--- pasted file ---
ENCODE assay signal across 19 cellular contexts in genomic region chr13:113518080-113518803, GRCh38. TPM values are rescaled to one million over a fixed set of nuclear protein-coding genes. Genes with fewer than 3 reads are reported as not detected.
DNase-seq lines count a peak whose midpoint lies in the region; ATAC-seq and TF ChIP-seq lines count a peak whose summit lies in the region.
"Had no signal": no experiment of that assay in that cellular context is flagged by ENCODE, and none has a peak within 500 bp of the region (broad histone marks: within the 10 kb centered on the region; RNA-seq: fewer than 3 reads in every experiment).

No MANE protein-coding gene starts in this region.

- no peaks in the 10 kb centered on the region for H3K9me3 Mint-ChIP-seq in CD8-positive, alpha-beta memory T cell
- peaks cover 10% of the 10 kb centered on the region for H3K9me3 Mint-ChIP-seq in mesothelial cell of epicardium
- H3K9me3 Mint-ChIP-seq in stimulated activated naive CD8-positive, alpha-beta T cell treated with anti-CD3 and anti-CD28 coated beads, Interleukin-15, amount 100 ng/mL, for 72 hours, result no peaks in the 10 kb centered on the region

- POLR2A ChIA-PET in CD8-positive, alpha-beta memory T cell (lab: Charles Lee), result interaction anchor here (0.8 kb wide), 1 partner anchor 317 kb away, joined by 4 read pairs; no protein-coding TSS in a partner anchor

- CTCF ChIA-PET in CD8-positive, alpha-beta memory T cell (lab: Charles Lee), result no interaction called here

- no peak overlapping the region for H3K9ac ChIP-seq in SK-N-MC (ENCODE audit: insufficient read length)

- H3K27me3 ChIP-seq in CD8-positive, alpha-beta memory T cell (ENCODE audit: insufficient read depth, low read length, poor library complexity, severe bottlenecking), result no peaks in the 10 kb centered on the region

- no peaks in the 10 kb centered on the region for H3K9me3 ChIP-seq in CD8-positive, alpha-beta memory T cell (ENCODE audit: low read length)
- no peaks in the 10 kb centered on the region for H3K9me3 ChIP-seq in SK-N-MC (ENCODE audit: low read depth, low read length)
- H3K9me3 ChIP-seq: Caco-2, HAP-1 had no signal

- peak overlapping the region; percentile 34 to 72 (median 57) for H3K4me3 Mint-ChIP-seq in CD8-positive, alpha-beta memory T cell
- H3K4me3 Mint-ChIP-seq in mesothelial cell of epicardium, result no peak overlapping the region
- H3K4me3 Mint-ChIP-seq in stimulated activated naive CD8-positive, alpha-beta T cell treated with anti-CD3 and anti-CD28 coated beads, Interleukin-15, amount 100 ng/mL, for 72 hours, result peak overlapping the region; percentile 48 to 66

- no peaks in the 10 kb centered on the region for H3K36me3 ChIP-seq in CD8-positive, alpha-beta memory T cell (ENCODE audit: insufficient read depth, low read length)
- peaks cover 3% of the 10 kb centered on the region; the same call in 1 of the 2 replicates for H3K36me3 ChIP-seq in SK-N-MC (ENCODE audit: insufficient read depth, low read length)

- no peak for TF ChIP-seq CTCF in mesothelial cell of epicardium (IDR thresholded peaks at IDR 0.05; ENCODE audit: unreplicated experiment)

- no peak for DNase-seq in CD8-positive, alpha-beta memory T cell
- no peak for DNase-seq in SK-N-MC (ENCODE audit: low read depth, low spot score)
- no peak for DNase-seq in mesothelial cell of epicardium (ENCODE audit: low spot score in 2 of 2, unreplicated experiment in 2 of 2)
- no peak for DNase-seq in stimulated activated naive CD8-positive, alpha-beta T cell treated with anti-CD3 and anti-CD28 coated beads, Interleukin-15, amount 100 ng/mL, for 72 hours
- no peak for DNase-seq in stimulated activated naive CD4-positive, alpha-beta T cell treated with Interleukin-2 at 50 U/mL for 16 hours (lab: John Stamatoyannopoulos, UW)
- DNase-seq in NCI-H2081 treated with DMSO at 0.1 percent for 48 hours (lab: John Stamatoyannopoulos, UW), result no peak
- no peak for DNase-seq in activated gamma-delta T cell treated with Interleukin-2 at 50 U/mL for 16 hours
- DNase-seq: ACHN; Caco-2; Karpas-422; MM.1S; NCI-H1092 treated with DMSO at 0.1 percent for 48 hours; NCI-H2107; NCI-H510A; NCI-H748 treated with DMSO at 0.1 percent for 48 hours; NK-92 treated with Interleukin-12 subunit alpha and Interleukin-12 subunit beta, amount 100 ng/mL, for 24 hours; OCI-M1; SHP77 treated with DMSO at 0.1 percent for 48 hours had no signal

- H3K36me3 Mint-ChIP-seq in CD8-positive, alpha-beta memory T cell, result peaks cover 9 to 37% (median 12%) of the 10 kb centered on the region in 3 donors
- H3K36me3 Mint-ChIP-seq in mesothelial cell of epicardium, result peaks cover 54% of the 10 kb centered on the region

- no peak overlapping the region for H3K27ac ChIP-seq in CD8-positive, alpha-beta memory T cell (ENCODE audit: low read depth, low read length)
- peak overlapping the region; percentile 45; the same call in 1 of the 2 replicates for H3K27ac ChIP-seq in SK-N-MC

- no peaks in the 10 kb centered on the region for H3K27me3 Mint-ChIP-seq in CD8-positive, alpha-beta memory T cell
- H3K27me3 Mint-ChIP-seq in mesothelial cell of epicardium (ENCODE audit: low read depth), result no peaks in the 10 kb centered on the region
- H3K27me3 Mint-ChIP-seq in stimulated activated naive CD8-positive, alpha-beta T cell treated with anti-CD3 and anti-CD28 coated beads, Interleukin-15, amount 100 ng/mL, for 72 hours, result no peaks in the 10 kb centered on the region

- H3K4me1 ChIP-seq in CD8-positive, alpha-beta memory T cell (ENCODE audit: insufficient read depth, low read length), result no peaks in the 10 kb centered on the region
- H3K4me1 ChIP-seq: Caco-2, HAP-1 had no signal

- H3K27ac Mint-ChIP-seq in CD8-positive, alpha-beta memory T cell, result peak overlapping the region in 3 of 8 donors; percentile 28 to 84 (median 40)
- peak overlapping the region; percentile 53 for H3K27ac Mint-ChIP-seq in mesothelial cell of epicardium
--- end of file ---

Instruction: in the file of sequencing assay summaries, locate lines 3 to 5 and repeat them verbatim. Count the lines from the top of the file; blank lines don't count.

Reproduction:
"Had no signal": no experiment of that assay in that cellular context is flagged by ENCODE, and none has a peak within 500 bp of the region (broad histone marks: within the 10 kb centered on the region; RNA-seq: fewer than 3 reads in every experiment).

No MANE protein-coding gene starts in this region.

- no peaks in the 10 kb centered on the region for H3K9me3 Mint-ChIP-seq in CD8-positive, alpha-beta memory T cell